Who says teenagers are too young to learn entrepreneurship basics?
Here in Portland Oregon, a group of high school students used business modeling to achieve what can only be described as an ugly success.
The teens participated in a “Future of Food” design challenge sponsored by Portland education incubator Construct Foundation.
Their task: 1) research food-related business ideas, 2) test their findings through interviews with farmers, producers, distributors, and food entrepreneurs, 3) build and verify prototypes, then 4) pitch the resulting business models to an audience of food industry experts, entrepreneurs, and investors.
The students, dubbed “Breakers” after the name of the design challenge program, used a simplified version of the Business Model Canvas in their work.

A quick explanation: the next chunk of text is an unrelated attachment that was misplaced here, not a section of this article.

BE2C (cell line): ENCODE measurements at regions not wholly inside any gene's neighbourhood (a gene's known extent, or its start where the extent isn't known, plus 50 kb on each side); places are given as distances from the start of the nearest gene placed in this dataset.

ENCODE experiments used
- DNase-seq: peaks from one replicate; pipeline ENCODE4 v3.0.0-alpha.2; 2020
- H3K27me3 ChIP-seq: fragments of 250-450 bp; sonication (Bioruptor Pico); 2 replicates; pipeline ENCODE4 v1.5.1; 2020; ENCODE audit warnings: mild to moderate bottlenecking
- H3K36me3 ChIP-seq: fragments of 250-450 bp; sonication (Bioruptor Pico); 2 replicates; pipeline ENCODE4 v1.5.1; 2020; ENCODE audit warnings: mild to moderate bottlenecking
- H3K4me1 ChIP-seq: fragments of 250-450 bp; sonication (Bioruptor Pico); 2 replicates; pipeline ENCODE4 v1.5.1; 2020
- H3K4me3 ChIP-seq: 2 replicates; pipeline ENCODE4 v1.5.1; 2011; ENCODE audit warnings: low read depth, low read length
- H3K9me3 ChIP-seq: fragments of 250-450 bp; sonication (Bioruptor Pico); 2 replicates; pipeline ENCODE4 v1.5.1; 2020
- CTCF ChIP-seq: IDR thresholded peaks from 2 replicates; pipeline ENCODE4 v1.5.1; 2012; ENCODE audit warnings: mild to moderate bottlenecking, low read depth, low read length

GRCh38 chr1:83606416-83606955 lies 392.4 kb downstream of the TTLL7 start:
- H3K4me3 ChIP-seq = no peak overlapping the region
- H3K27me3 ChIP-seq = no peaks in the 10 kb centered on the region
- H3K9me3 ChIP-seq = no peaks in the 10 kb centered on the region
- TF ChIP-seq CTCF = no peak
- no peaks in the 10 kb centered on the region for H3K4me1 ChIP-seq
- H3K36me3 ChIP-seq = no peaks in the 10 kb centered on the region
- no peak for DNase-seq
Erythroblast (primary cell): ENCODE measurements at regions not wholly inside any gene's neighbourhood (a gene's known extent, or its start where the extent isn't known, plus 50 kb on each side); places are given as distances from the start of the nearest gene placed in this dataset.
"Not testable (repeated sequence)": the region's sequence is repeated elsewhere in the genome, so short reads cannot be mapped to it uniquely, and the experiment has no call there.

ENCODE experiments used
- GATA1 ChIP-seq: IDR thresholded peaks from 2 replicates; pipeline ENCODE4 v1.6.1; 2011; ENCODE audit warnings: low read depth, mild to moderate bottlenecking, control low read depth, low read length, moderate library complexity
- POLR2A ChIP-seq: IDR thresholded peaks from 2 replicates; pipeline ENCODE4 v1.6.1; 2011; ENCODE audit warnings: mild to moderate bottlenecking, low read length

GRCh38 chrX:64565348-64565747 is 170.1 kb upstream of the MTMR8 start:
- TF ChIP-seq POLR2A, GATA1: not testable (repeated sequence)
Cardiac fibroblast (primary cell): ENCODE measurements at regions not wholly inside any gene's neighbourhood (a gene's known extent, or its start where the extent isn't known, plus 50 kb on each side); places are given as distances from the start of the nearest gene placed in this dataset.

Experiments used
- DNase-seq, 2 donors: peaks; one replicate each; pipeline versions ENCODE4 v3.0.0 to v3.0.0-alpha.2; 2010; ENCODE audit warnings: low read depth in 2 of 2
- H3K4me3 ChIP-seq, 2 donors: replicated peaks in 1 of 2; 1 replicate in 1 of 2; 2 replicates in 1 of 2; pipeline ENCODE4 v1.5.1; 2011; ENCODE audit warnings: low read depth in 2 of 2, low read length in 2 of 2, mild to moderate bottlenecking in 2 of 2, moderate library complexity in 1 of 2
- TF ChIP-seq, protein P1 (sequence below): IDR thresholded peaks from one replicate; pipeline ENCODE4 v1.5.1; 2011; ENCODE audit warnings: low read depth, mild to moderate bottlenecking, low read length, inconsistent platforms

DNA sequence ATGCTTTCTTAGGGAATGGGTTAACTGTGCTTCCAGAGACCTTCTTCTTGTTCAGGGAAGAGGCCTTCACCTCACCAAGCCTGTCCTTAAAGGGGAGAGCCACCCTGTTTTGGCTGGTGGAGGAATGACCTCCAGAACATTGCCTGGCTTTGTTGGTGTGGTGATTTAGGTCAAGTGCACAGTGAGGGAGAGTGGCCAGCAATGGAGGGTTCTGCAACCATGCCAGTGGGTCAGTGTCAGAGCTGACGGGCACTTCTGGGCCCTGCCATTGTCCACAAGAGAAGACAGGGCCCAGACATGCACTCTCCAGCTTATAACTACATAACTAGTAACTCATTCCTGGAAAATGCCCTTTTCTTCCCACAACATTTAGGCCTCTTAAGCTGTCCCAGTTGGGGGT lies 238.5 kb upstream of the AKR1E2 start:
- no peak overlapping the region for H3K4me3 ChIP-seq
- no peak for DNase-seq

The results of the latest Breaker program might best be described as…well, fruitful.
After discovering that farmers routinely discard produce that grocers consider cosmetically unfit for display, the teens came up with Ugly! Fruit Jam, a delicious fruit spread made from blemished but perfectly good apples, pears, and other fruit. The product is designed to reduce waste and benefit growers, brokers, merchandisers, and consumers alike.
Grocery chain New Seasons liked Ugly! Fruit Jam so much that it agreed to carry the new product. Now the students are crafting a go-to-market strategy while working on flavor profiles with New Seasons’s test kitchen.
The experience imbued the teens with a deep sense of agency: an awareness that they can make things happen—and that their personal business models can encompass entrepreneurship as well as conventional jobs.
“Young people are entering a world that values creative thinking, problem solving, and initiating new opportunities,” says Construct founder Gina Condon. “The Breaker program gives students a chance to develop those talents.”
by Tim Clark, Founder, Business Model You, LLC
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